How to Change from a Corporation to a Sole Proprietorship

By Tom Speranza, J.D.

How to Change from a Corporation to a Sole Proprietorship

By Tom Speranza, J.D.

If you've organized your business as a corporation, there may be circumstances when it makes sense to convert the business to a sole proprietorship. A sole proprietorship is when there is one person running a business and no distinction about the owner and business entity. Perhaps your business no longer has other owners or investors, or maybe the business once had employees but now just uses independent contractors. You may just want to simplify your tax filings and avoid the paperwork and expenses required to maintain a corporation.

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Changing from a Corporation to a Sole Proprietorship

Although each state has slightly different dissolution procedures, the steps for changing a corporation into a sole proprietorship are mostly the same.

1. Authorize a dissolution.

Most states require a vote of the board of directors and shareholders to authorize a dissolution. If you're converting your corporation to a sole proprietorship, you are probably the sole director and sole shareholder, so a simple director and shareholder resolution signed by you in both capacities suffices as the required official written consent.

The resolution should authorize and approve:

  • A dissolution of the corporation and the filing of any required documents with the state
  • A liquidation of the corporation transferring all of the corporation's assets and liabilities to you

2. File dissolution documents.

After obtaining written consent, you dissolve the corporation by filing articles of dissolution, sometimes called a certificate of dissolution, with the Secretary of State or equivalent office in your corporation's formation state. If you are unsure about anything when filing dissolution documents, it may be helpful to contact an attorney to assist you.

If your corporation qualified to do business or registered in other states, it must also terminate its legal existence in those states. After filing for dissolution in the corporation's formation state, you must file articles of withdrawal, sometimes called a certificate of withdrawal, in each other state where the corporation is qualified to do business. Filing for dissolution and withdrawal usually requires a filing fee.

3. Pay and establish reserves for financial obligations.

Your corporation's formation state and the other states where it is registered do not consider your LLC completely dissolved or withdrawn until it settles all outstanding tax obligations for sales tax, franchise tax, income tax, and any state-mandated employee payroll deductions. Pay these and any federal taxes to finalize the dissolution.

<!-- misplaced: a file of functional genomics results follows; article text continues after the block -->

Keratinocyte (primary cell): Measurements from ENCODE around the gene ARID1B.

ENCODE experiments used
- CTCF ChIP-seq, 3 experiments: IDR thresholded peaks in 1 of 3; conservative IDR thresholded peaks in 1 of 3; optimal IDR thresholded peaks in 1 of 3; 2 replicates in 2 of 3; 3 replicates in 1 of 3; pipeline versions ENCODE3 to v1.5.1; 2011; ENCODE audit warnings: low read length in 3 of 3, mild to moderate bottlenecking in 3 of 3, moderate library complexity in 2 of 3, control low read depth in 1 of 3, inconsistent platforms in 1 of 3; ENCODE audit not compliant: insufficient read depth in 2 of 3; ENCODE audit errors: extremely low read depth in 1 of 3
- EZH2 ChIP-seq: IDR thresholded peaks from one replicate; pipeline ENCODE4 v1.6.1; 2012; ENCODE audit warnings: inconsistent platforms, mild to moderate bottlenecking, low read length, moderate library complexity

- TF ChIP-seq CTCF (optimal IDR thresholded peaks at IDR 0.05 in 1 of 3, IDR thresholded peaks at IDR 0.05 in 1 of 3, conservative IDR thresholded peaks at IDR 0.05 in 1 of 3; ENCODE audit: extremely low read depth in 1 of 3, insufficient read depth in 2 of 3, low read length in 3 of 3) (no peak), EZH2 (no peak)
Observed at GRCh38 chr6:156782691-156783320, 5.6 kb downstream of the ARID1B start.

State law also requires a dissolving corporation to set aside funds to pay any future corporate liabilities that are known to exist, such as a pending lawsuit or an obligation to contribute to an employee retirement plan. If the exact amount of the potential liability is uncertain, the reserved funds should represent your good faith estimate of the future payment obligations.

4. Transfer corporate assets and liabilities to yourself.

Your corporation is the legal owner of your business assets. This includes land, buildings, equipment, inventory, supplies, trademarks, customer contracts, cash-on-hand, and accounts receivable. It is also the legal owner of your business liabilities, including real estate leases, vendor contracts, software licenses, bank and credit card debt, and taxes. Since the sole proprietorship will be owned by you directly, everything owned in the corporation's name must be transferred to you as part of the company's liquidation.

This sounds simple, but the details are often complicated. For example, any real estate owned by the corporation can only be transferred to you in a formal closing that involves the filing of a deed, a refinance or payoff of the mortgage, and buying a title insurance policy. Any bank loan or contract that the corporation signed cannot be assigned to you without the bank's or the other contract party's consent. Oftentimes in business, changing needs and trends make scaling back a wise option. Converting a corporation to a sole proprietorship can be a complicated process.

This portion of the site is for informational purposes only. The content is not legal advice. The statements and opinions are the expression of author, not LegalZoom, and have not been evaluated by LegalZoom for accuracy, completeness, or changes in the law.